The world's most in-depth and scientific reviews of outdoor gear

Specialized Ambush with ANGi Review

The Specialized Ambush comes with a unique crash detection system and is one of the best helmets we've tested.
Editors' Choice Award
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Price:  $200 List
Pros:  Crash detection system, lightweight, good ventilation, comfortable, adjustable visor, MIPS, good coverage
Cons:  Expensive
Manufacturer:   Specialized
By Jeremy Benson ⋅ Senior Review Editor  ⋅  Apr 10, 2019
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89
OVERALL
SCORE


RANKED
#1 of 12
  • Protection - 25% 9
  • Comfort - 20% 9
  • Ventilation - 20% 9
  • Features - 15% 9
  • Weight - 10% 9
  • Durability - 10% 8

Our Verdict

Specialized makes everything you can think of for cycling, and that includes a full line of helmets and the new Ambush with ANGi mountain bike helmet. This is their top of the line half-shell helmet, and it features a unique new crash detection system they call ANGi. ANGi is a small sensor attached to the back of the helmet that can detect the forces associated with a crash and notify your emergency contacts via a Bluetooth connection to your smartphone and the Specialized Ride App. This helmet is big on protection, with generous coverage and MIPS SL, the lightest form of MIPS protection, which is only available on Specialized helmets. It's also very comfortable, impressively lightweight, and one of the best-ventilated helmets in the test. This helmet impressed us on every level and is our new Editors' Choice Award winner.


Compare to Similar Products

 
Awards Editors' Choice Award Top Pick Award   Top Pick Award 
Price $200 List$164.96 at Competitive Cyclist
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$184.00 at Competitive Cyclist
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$300.00 at REI$179.00 at REI
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Star Rating
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Pros Crash detection system, lightweight, good ventilation, comfortable, adjustable visor, MIPS, good coverageWell ventilated, lightweight, great coverage, SPIN system, comfortableAdjustable visor, MIPS, Koroyd protection, improved ventilation, good coverageAdjustable visor, magnetic buckle, magnetic accessory mount, WaveCelGreat ventilation, comfortable, MIPS, lightweight
Cons ExpensiveExpensive, visor is less user friendly than the competitionExpensive, still not as ventilated as the competitionExpensive, moderately heavy, somewhat bulky and bulbous appearanceVery little visor adjustment, not as much coverage as some
Bottom Line The Specialized Ambush comes with a unique crash detection system and is one of the best helmets we've tested.The Tectal Race SPIN has great protection, comfort, and ventilation in a lightweight package, making it one of our favorites.The highly anticipated Forefront 2 replaces the original with the same great fit and several notable improvements.The Blaze is an expensive fully-featured half shell helmet that comes equipped with Bontrager's new WaveCel technology.The A2 MIPS is a comfortable, well ventilated, and lightweight helmet from Troy Lee Designs.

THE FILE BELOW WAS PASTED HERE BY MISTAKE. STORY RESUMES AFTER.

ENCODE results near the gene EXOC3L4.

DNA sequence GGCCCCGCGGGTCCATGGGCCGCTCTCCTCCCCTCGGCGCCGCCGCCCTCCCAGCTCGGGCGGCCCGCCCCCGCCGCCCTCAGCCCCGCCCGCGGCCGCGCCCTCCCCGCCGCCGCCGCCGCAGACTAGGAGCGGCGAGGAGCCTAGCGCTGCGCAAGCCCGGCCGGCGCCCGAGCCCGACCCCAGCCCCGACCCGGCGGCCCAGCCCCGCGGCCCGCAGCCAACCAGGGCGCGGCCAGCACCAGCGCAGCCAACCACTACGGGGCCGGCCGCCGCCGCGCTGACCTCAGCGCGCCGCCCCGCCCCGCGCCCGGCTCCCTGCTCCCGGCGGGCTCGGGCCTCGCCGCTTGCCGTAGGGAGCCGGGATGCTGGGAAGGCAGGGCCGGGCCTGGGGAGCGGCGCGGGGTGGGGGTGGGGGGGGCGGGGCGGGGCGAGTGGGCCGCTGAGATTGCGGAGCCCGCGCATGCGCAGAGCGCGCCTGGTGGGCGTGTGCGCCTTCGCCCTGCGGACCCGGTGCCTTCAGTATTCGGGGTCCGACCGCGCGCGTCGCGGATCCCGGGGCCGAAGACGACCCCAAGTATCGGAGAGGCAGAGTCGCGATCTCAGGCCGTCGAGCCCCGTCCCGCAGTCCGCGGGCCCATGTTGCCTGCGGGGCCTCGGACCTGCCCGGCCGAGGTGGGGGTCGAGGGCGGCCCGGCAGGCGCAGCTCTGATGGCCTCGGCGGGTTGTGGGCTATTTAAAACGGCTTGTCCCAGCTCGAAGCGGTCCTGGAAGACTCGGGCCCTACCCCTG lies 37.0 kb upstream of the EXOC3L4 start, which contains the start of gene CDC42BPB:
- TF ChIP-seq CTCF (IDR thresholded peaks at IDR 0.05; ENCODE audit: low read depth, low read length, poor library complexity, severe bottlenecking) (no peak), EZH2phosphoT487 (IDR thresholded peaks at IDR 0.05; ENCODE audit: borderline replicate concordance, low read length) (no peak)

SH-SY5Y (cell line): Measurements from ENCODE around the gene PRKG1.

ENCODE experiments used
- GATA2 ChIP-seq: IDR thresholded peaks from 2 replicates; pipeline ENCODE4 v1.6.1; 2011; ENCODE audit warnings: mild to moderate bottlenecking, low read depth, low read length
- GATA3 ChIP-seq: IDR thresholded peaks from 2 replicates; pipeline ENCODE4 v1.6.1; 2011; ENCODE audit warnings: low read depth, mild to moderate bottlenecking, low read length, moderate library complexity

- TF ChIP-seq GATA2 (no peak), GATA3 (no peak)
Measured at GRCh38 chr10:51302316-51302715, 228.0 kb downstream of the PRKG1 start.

Rating Categories Specialized Ambush with ANGi POC Tectal Race SPIN Smith Forefront 2 MIPS Bontrager Blaze WaveCel Troy Lee Designs A2 MIPS
Protection (25%)
10
0
9
10
0
9
10
0
9
10
0
9
10
0
8
Comfort (20%)
10
0
9
10
0
9
10
0
9
10
0
8
10
0
8
Ventilation (20%)
10
0
9
10
0
8
10
0
6
10
0
7
10
0
9
Features (15%)
10
0
9
10
0
8
10
0
9
10
0
9
10
0
6
Weight (10%)
10
0
9
10
0
9
10
0
8
10
0
5
10
0
8
Durability (10%)
10
0
8
10
0
9
10
0
9
10
0
9
10
0
8
Specs Specialized Ambush... POC Tectal Race SPIN Smith Forefront 2... Bontrager Blaze... Troy Lee Designs...
Rotational Impact Protection System? MIPS SL SPIN MIPS WaveCel MIPS
Adjustable Visor? Yes Yes Yes Yes Yes, barely
Number of vents 20 15 20 13 13
Goggle or Sunglasses Guide Yes, sunglass & goggle integration Yes, Goggle Clip Sunglass & goggle integration Yes No
Weight 12.35 oz, 350g, size Large 12.87 oz, 365g, size M/L 13.19 oz, 374g size Medium 16.40 oz, 465g, size Large 13.26 oz, 376g
Sizes S - L XS/S, M/L, XL/XXL S - L S - L XS/S, M/L, XL/XXL

Our Analysis and Test Results

The Ambush helmet has been around for a few years, but the model we tested features their brand new crash detection system called ANGi. This is a very unique safety feature that adds to this helmet's already impressive protection. It has best in class coverage as well as the lightest MIPS system available. It's known as MIPS SL and is integrated into the padding and exclusive to Specialized helmets. Comfort is another of its strong suits, along with its lightweight and incredible ventilation. In fact, there was nothing we didn't like about the Ambush with ANGi. It scored well across all of our rating metrics and earned our Editors' Choice Award. This is one of the best helmets you can buy.